PHOENIX - The U.S. Equal Employment Opportunity Commission (EEOC) announced today that it has filed suit against Wal-Mart Stores, Inc., under Title I of the Americans with Disabilities Act of 1990 (ADA), accusing the world's largest retailer of failing to reasonably accommodate an employee with a disability at its Peoria, Arizona, store. The suit is EEOC's 16th legal action nationwide against Wal-Mart for violating the employment provisions of the ADA.
EEOC's latest lawsuit alleges that Wal-Mart discriminated against Alice Rehberg by refusing to provide a reasonable accommodation for her disability; Ms. Rehberg is severely limited in her ability to stand for extended periods. According to the suit, Wal-Mart refused Ms. Rehberg's request for permission to occasionally sit down while performing her duties as a People Greeter, failed to engage in the interactive process required by the ADA, and constructively discharged Ms. Rehberg from her position. The suit, filed in U.S. District Court for the District of Arizona, seeks compensatory and punitive damages, reinstatement, injunctive relief, and a court order requiring Wal-Mart to conduct training that will prevent further violations of the ADA.
"By now, it should be clear that employers may not flagrantly disregard laws prohibiting discrimination in the workplace on the basis of disability," said C. Emanuel Smith, acting regional attorney of EEOC's Phoenix District Office, which filed the suit. "By denying Ms. Rehberg a reasonable accommodation, Wal-Mart limited its focus to her disability instead of her ability and success in the position. Despite representations to the contrary, Wal-Mart has consistently violated the rights of individuals with disabilities, and EEOC will hold the company accountable for doing so."
Today's suit marks EEOC's 16th court action against Wal-Mart for violating the ADA. Currently, EEOC has 11 ADA suits pending nationwide against the retail giant. Last week, Arizona District Court Judge William D. Browning ordered Wal-Mart to pay sanctions totaling $750,200 for violating key provisions of a Consent Decree it voluntarily entered into with EEOC and the Arizona Center for Disability Law resolving an ADA suit on behalf of two deaf individuals.
In addition to the monetary sanction, Judge Browning further ordered Wal-Mart to provide training it had previously agreed to provide and to prepare an explanatory television advertisement to air in major media markets in Arizona. The TV ad will state that Wal-Mart has in the past violated the ADA and refer people who believe they have been discriminated against on the basis of disability to the EEOC or the Arizona Center for Disability Law.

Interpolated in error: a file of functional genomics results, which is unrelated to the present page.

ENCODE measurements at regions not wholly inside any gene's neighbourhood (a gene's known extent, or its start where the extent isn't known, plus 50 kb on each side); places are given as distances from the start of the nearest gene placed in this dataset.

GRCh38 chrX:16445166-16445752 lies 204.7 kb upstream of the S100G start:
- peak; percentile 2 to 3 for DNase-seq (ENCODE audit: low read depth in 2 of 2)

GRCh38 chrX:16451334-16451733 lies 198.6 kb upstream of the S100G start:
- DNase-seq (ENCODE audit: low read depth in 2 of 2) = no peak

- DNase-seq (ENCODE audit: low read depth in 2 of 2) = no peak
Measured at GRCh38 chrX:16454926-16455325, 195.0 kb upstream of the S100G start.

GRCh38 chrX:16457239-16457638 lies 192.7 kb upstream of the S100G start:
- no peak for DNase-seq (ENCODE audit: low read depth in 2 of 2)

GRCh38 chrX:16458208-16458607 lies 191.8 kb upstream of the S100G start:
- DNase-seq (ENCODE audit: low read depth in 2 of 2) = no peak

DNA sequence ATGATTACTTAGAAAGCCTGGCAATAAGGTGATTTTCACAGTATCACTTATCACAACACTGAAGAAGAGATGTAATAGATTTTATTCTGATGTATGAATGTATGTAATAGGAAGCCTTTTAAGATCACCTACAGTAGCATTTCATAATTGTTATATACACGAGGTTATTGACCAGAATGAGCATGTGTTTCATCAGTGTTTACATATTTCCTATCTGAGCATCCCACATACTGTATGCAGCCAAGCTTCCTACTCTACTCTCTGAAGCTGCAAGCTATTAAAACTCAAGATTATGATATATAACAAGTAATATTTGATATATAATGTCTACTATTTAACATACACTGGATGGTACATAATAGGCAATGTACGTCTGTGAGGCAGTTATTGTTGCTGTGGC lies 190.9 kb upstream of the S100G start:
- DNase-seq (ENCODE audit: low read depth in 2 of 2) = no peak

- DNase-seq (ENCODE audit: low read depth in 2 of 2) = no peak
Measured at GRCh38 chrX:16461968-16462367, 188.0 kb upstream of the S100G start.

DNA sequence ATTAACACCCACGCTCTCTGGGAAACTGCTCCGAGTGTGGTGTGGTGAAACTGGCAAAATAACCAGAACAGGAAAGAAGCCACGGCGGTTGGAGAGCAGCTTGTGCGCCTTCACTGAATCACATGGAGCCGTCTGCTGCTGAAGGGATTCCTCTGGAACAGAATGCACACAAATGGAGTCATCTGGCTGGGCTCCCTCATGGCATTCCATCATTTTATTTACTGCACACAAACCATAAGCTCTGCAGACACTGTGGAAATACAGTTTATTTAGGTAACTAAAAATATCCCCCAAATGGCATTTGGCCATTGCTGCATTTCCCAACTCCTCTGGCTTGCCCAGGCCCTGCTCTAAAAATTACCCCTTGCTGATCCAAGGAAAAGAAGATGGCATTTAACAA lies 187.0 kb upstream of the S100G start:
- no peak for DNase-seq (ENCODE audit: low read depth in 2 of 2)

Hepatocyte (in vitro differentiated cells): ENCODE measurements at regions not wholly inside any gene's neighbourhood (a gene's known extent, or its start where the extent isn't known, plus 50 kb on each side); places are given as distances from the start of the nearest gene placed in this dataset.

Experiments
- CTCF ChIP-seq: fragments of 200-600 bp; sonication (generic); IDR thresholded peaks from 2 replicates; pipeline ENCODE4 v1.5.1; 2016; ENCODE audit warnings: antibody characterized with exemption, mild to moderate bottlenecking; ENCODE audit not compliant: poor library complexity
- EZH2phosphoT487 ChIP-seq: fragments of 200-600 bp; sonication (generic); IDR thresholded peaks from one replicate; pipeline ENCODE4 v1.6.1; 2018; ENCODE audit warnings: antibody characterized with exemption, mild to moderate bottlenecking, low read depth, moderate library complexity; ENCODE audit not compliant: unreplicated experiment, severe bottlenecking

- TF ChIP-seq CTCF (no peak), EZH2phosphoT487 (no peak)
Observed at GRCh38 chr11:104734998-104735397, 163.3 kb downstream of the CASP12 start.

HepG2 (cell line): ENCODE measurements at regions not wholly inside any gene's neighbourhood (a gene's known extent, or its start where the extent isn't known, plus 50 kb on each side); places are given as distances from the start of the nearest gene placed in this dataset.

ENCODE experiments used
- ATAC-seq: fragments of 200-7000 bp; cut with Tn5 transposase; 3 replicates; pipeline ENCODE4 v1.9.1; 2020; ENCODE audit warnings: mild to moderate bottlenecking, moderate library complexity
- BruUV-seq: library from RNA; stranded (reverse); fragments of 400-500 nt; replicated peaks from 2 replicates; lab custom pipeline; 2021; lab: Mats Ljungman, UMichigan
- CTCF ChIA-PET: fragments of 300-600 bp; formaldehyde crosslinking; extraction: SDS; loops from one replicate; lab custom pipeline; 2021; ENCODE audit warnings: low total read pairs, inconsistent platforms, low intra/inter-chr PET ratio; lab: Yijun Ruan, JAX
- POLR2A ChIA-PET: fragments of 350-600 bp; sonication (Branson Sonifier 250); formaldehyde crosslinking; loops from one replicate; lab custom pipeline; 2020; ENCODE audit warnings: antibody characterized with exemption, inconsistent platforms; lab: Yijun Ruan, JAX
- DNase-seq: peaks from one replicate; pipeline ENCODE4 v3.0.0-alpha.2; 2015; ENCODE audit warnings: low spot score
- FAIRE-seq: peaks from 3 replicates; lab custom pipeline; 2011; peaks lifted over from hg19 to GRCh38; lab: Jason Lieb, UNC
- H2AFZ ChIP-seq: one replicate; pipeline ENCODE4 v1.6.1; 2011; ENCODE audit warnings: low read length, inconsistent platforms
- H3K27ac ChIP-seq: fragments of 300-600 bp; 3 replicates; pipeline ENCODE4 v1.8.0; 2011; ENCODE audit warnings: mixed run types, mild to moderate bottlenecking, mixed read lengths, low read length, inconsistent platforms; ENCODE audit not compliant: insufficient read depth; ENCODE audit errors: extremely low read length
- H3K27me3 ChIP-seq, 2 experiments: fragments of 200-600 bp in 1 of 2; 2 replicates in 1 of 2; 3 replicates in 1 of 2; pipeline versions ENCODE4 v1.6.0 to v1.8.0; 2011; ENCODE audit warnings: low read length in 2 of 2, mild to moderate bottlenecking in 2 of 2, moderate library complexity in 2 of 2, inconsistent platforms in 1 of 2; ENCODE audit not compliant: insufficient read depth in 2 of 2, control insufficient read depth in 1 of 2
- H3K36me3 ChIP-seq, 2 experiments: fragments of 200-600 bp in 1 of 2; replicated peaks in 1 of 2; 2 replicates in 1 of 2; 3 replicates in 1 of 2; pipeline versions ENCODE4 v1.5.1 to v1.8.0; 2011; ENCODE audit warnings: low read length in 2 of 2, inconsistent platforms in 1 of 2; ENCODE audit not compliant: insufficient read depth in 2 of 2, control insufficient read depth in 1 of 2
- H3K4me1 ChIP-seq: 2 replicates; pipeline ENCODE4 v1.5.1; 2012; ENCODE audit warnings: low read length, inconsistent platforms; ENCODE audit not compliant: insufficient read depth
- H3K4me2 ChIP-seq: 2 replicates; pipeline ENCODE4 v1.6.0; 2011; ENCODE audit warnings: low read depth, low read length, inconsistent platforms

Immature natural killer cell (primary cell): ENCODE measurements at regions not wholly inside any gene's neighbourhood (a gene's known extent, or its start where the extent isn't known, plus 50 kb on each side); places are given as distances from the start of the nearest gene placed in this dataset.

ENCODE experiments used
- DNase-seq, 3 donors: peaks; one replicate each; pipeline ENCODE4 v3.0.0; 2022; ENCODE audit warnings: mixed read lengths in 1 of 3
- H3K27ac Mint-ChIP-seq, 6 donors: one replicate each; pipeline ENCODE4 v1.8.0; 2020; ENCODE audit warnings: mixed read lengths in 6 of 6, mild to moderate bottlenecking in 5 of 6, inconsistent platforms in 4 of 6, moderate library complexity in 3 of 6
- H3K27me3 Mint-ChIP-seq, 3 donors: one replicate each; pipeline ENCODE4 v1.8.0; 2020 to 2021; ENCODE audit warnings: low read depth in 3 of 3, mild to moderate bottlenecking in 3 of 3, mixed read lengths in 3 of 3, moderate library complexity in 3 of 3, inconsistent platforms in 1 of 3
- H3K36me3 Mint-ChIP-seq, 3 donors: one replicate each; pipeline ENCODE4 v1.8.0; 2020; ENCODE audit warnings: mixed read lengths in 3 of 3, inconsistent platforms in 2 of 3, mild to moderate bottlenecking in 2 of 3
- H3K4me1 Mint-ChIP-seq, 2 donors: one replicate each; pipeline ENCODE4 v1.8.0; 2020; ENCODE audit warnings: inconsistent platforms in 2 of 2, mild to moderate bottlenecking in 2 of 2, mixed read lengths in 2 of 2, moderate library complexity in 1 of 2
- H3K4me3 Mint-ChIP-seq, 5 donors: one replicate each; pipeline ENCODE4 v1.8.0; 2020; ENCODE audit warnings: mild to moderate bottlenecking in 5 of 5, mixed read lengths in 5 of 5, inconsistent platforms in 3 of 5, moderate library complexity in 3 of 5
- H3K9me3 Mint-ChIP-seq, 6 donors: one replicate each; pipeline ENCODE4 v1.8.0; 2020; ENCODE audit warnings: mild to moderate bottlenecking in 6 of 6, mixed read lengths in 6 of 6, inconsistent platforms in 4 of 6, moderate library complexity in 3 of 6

EEOC also has won several jury verdicts against Wal-Mart in disability discrimination suits, including significant 1997 verdicts in Albuquerque, N.M. In one case, a jury found that Wal-Mart intentionally refused to hire an applicant as a cashier because he used a wheelchair, and awarded him more than $3.5 million in damages (which was subsequently reduced by the court to comply with the ADA's statutory caps). In another case, a jury awarded $157,500 to an applicant due to Wal-Mart's unlawful pre-employment inquiry and refusal to hire him because of his disability, an amputated arm. The verdict included a $100,000 punitive damage award, the largest ever levied against a company for asking an unlawful medical question under the ADA.
With regard to all employers covered by the ADA, since July 1992, when Title I of the ADA became effective, EEOC has obtained approximately $325 million under the ADA on behalf of more than 20,000 individuals through its enforcement efforts including settlements, conciliations, mediation, and litigation. In addition, EEOC has obtained non-monetary benefits for over 10,000 individuals, including reasonable accommodation, policy changes, training and education, job referrals, union membership, and the posting of EEO notices at job sites.
Title I of the ADA prohibits private employers, state and local governments, employment agencies and labor unions from discriminating against qualified individuals with disabilities in job application procedures, hiring, discharge, advancement, compensation, job training, and other terms and conditions of employment. In addition to enforcing the ADA, EEOC enforces Title VII of the Civil Rights Act of 1964, which prohibits employment discrimination based on race, color, religion, sex or national origin; the Age Discrimination in Employment Act; the Equal Pay Act; prohibitions against discrimination affecting individuals with disabilities in the federal government; and sections of the Civil Rights Act of 1991. Further information about the Commission is available on its Web site at www.eeoc.gov.